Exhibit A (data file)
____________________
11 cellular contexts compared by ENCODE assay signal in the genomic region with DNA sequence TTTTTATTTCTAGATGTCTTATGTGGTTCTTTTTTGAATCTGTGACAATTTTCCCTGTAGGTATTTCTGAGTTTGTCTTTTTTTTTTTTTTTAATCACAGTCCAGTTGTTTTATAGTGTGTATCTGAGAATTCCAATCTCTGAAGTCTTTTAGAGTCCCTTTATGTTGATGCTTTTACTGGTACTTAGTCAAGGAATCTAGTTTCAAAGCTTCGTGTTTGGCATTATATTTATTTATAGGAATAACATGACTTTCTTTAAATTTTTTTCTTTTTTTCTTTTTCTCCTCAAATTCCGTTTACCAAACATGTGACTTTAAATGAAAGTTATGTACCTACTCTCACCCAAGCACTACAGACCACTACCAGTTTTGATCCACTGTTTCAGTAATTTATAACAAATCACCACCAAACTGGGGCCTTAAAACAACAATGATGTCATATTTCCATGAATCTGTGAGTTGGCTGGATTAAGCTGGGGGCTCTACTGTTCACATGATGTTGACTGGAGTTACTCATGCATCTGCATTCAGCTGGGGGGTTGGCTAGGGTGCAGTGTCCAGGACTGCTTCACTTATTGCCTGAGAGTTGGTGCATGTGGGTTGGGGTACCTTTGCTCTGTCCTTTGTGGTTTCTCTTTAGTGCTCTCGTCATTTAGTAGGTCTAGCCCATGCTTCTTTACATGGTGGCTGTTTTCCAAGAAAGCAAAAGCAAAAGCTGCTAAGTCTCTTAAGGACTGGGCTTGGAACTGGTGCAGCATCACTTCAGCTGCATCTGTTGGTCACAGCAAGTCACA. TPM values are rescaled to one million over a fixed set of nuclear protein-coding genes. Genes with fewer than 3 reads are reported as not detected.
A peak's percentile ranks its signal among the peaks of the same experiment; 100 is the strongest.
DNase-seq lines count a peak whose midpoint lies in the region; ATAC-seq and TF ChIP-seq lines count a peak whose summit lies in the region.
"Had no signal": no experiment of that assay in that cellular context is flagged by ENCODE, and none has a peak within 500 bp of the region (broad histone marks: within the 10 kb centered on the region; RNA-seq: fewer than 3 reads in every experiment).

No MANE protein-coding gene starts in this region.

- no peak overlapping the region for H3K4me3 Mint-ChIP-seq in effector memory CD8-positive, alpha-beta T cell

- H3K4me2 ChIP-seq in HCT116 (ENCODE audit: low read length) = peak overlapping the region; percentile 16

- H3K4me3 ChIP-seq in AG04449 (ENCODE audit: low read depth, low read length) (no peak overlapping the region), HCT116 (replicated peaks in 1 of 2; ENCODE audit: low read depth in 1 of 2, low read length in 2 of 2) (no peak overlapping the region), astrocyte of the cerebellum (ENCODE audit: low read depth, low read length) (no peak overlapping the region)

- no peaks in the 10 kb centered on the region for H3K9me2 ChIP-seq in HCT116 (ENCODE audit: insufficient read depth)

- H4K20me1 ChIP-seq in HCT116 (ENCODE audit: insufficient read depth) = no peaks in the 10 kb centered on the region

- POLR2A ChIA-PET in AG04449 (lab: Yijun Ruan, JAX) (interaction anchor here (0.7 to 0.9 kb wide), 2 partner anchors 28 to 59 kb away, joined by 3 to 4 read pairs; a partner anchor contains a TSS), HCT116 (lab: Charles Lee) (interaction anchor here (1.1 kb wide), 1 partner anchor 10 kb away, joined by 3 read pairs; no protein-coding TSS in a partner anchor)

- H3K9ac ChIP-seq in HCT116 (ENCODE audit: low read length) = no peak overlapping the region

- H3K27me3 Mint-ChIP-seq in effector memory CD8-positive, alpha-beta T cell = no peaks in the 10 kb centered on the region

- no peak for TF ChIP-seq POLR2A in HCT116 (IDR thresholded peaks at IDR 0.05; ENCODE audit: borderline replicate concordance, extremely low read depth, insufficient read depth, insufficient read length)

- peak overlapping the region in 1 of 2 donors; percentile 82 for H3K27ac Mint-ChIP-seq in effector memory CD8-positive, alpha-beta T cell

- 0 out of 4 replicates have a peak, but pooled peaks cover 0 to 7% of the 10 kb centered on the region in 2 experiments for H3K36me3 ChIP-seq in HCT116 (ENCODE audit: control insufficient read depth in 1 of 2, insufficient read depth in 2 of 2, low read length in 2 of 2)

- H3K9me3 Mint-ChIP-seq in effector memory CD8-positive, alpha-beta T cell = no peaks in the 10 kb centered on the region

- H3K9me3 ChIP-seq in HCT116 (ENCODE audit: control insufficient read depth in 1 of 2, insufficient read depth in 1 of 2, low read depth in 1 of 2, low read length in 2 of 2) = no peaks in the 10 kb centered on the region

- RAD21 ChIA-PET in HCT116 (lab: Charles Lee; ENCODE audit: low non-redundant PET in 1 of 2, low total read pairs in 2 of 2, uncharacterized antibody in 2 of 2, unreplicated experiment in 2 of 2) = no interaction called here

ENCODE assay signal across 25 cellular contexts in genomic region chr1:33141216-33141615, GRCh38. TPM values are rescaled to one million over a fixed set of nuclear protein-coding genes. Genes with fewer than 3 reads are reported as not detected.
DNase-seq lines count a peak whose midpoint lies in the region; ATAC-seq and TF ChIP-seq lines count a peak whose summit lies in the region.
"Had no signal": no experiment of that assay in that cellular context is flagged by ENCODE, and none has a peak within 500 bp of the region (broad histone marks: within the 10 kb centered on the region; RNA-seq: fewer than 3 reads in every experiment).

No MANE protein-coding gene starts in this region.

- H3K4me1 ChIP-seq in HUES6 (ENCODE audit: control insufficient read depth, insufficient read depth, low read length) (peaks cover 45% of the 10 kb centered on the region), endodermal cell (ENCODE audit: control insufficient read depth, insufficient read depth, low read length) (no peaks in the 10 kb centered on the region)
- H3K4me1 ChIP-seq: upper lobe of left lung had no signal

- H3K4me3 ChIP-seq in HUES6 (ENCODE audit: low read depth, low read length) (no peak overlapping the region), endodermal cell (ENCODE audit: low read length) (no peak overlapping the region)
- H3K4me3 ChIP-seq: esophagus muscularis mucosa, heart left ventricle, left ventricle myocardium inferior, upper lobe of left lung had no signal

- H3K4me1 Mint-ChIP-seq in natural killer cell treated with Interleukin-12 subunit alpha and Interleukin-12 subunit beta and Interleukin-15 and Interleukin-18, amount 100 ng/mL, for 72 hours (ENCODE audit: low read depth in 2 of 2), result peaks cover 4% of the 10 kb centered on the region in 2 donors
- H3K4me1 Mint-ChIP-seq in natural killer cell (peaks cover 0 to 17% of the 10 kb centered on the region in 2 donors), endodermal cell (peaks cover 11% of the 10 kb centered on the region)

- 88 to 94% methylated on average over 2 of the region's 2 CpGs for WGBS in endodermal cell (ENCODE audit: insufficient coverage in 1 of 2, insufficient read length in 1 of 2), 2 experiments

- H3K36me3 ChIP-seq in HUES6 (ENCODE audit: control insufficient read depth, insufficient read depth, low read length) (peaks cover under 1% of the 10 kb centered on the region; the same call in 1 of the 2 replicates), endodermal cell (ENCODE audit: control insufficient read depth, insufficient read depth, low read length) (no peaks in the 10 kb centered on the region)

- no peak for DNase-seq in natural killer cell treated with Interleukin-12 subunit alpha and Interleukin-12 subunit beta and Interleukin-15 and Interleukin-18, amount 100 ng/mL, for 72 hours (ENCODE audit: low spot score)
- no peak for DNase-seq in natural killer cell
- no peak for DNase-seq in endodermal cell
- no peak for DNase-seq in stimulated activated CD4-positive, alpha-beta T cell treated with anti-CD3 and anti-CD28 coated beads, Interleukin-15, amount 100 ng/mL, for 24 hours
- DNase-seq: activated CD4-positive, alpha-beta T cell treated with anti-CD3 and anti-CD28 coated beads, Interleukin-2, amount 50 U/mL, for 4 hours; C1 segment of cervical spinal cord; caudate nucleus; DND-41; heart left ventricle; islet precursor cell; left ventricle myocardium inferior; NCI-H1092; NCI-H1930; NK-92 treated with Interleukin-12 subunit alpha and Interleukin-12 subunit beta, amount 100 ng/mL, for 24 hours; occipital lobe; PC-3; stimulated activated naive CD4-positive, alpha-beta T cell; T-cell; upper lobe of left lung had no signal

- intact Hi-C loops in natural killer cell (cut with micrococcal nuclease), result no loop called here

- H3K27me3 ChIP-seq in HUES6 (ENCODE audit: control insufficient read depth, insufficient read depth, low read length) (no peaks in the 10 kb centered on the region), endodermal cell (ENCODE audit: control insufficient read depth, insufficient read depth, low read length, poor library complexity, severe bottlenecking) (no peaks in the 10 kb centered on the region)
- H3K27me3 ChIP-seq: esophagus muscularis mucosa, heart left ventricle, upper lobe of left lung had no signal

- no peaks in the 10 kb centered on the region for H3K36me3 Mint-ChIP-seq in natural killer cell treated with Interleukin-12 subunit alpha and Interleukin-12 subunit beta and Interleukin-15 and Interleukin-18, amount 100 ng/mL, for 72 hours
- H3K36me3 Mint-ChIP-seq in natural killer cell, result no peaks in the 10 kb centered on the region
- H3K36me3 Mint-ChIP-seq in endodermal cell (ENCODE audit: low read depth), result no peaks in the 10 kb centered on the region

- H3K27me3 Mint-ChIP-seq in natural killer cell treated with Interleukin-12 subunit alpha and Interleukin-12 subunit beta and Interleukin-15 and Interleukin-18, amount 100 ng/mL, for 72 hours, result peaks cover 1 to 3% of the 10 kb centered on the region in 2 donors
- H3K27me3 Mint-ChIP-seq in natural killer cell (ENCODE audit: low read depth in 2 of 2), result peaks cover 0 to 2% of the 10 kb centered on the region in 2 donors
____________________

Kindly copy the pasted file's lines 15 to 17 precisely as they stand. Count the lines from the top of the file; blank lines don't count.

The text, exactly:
- peak overlapping the region in 1 of 2 donors; percentile 82 for H3K27ac Mint-ChIP-seq in effector memory CD8-positive, alpha-beta T cell

- 0 out of 4 replicates have a peak, but pooled peaks cover 0 to 7% of the 10 kb centered on the region in 2 experiments for H3K36me3 ChIP-seq in HCT116 (ENCODE audit: control insufficient read depth in 1 of 2, insufficient read depth in 2 of 2, low read length in 2 of 2)

- H3K9me3 Mint-ChIP-seq in effector memory CD8-positive, alpha-beta T cell = no peaks in the 10 kb centered on the region